- If possible, print the article before reading.
- As you read, circle or underline the names of people, organizations and important facts.
- Use your own words to answer the questions in complete sentences.
(1st Add: Includes comments from Israeli and Syrian officials.)
(by Julie Stahl, CNSNews.com) Jerusalem – House Speaker Nancy Pelosi delivered the wrong message to Syrian President Bashar Assad from Israel, Prime Minister Ehud Olmert’s office said on Wednesday evening.
Pelosi, who is heading a bi-partisan fact-finding tour of the Middle East, met with Assad on Wednesday, a move that angered the Bush administration. Earlier in the week, Pelosi — the most senior U.S. official to visit Syria in years — visited Israel and met with Olmert.
At a press conference following the meeting between Pelosi and Assad in Damascus, Pelosi indicated that she had delivered a message that Israel was ready to engage in peace talks.
“We were very pleased with the reassurances we received from the president [Assad] that he was ready to resume the peace process. He was ready to engage in negotiations for peace with Israel,” Pelosi said.
The meeting with Assad “enabled us to communicate a message from Prime Minister Olmert that Israel was ready to engage in peace talks as well,” she said.
But the prime minister’s office denied that Olmert had asked her to communicate such a message in a “clarification” statement issued on Wednesday evening.
During the meeting between Pelosi and Olmert, the prime minister said that a number of members of the U.S. Senate and House of Representatives had visited Damascus recently and had “received the impression that despite the declarations of Bashar Assad, there is no change in the position of his country regarding a possible peace process with Israel.”
Since the end of the summer war between Israel and Hizballah in Lebanon, Syria has made a number of overtures toward Israel, but Israel has rejected them, saying that Syria isn’t serious about making peace. The last official peace talks between the two countries were in early 2000.
Olmert emphasized that although Israel is interested in peace with Syria, “that country continues to be part of the axis of evil and a force that encourages terror in the entire Middle East,” the clarification statement said.
“In order to conduct serious and genuine peace negotiations, Syria must cease its support of terror, cease its sponsoring of the Hamas and Islamic Jihad organizations, refrain from providing weapons to Hizballah and bringing about the destabilizing of Lebanon, cease its support of terror in Iraq, and relinquish the strategic ties it is building with the extremist regime in Iran,” it said.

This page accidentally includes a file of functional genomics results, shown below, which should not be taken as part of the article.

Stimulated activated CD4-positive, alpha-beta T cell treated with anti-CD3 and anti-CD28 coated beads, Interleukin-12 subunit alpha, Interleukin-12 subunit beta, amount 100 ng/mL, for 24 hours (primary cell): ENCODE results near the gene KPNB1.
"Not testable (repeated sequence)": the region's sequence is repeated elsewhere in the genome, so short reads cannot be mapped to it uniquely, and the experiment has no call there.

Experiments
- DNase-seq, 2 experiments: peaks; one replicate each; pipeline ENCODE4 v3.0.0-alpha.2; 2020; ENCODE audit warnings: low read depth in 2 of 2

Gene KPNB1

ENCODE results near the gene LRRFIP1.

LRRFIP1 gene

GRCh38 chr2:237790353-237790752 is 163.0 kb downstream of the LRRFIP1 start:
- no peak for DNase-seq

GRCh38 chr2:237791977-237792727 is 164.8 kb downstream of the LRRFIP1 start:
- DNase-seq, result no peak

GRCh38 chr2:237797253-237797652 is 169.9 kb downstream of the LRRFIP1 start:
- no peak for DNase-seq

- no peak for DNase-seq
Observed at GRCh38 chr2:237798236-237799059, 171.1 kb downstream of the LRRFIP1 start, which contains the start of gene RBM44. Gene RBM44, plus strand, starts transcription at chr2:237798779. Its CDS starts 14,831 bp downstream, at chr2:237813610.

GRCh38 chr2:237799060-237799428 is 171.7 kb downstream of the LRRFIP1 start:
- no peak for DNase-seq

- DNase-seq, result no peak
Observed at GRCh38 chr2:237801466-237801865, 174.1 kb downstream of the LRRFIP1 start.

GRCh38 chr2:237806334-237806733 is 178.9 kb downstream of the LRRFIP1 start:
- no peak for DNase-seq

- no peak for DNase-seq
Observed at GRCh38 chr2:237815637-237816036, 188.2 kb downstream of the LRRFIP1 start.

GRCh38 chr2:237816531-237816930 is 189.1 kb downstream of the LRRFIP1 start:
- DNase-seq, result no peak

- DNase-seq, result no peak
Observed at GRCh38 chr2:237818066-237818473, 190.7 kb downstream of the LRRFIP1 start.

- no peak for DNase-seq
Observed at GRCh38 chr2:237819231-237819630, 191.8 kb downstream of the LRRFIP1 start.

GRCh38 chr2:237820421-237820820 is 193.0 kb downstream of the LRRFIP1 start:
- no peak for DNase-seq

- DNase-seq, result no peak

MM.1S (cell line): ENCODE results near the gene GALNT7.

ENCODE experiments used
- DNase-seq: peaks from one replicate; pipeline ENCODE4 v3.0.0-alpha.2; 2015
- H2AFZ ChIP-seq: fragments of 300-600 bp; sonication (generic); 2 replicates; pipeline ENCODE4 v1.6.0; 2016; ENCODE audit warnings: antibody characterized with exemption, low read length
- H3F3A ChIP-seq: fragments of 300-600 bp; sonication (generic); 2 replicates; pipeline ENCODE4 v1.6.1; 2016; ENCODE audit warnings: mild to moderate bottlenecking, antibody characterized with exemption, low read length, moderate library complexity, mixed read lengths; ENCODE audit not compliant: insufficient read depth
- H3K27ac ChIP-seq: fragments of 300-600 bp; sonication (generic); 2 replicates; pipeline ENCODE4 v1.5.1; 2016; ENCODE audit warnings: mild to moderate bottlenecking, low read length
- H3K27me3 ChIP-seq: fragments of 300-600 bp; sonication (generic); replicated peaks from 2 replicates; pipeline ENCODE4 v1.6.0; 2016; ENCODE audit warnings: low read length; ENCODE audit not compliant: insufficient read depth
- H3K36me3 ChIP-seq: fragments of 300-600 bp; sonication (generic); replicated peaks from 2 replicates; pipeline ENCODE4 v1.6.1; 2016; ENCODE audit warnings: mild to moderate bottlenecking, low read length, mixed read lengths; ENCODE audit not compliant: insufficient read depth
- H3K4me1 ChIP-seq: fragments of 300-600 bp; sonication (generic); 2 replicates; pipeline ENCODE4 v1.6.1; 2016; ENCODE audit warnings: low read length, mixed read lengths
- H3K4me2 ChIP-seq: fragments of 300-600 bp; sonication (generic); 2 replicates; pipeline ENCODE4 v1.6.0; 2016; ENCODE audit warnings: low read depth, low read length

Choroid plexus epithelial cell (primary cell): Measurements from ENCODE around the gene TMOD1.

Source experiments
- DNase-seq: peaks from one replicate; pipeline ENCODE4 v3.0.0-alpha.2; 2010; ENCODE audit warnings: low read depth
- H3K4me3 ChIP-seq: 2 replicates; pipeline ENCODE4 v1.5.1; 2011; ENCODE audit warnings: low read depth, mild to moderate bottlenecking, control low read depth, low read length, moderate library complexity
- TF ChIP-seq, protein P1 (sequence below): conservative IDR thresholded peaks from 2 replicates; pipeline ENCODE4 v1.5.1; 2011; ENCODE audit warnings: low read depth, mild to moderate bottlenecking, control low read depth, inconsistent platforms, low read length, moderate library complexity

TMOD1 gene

Whether or not Syria implements these measures will determine if Syria is sincere about making genuine peace with Israel, Olmert said.
The communication with Pelosi did not contain any change in Israeli policy, the statement said.
The Israeli daily Ha’aretz quoted unnamed sources in the prime minister’s office as saying that Pelosi had taken “part of the things that were said in the meeting, and used what suited her.”
Earlier in the week, Olmert’s spokeswoman, Miri Eisen, said by telephone that Olmert had told Pelosi that he didn’t think Assad deserved all the attention he was getting.
Nevertheless, when Pelosi offered to deliver a message, according to Eisen, Olmert said that the message was “don’t prepare for war and renounce terrorism” and maybe there can be negotiations.
Israeli government minister Ze’ev Boim said he was skeptical about Syria’s intentions toward peace. Words come cheap, he said in a radio interview. Syria must back its words up with actions, he added.
Former Israeli Foreign Minister Silvan Shalom was quoted by the radio as saying that he was concerned about the effects of Pelosi’s visit to Syria. The trip might encourage European states to drop their isolation of Syria.
Syrian Foreign Minister Walid Muallem called for dialogue between Syria and Washington.
Pelosi also drew fire from Washington for saying that the “the road to Damascus is a road to peace.”
Gordon Johndroe, spokesman for the Bush’s national security advisor, said that that road unfortunately “is lined with the victims of Hamas and Hizballah, the victims of terrorists who cross from Syria into Iraq.”
Johndroe called the trip “counterproductive.”
President Bush, whose administration is trying to isolate Syria, said that meeting with Assad delivered “mixed messages” since it is a terror-sponsoring regime.